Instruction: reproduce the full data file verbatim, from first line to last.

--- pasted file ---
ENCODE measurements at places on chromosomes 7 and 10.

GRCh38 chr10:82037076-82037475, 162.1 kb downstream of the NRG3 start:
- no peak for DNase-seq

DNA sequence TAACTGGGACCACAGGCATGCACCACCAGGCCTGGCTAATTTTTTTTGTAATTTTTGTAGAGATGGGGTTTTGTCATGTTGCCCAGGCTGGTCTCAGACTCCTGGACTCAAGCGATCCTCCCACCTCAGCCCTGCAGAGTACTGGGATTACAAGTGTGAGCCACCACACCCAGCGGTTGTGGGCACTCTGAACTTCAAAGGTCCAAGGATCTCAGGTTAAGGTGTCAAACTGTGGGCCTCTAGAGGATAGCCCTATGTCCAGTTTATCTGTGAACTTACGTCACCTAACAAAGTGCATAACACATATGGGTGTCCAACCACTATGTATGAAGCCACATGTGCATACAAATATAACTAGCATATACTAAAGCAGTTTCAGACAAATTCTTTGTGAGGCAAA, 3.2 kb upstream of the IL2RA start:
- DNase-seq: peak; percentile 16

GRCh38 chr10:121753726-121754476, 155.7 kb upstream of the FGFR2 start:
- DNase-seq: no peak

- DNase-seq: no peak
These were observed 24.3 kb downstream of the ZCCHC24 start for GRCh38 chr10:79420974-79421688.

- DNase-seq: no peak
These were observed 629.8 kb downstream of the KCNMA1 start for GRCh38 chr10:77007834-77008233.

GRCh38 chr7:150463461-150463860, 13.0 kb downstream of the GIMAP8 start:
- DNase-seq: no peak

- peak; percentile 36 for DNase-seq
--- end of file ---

ENCODE measurements at places on chromosomes 7 and 10.

GRCh38 chr10:82037076-82037475, 162.1 kb downstream of the NRG3 start:
- no peak for DNase-seq

DNA sequence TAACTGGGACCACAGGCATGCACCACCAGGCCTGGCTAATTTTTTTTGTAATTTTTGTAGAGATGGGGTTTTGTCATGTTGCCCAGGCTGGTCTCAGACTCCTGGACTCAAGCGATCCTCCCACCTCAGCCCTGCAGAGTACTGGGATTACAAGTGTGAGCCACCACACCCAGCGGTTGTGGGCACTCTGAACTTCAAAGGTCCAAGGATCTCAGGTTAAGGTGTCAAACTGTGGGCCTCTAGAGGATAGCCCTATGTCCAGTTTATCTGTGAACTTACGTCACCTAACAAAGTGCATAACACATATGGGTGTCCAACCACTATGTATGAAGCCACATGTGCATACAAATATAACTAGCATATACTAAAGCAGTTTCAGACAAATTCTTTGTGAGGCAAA, 3.2 kb upstream of the IL2RA start:
- DNase-seq: peak; percentile 16

GRCh38 chr10:121753726-121754476, 155.7 kb upstream of the FGFR2 start:
- DNase-seq: no peak

- DNase-seq: no peak
These were observed 24.3 kb downstream of the ZCCHC24 start for GRCh38 chr10:79420974-79421688.

- DNase-seq: no peak
These were observed 629.8 kb downstream of the KCNMA1 start for GRCh38 chr10:77007834-77008233.

GRCh38 chr7:150463461-150463860, 13.0 kb downstream of the GIMAP8 start:
- DNase-seq: no peak

- peak; percentile 36 for DNase-seq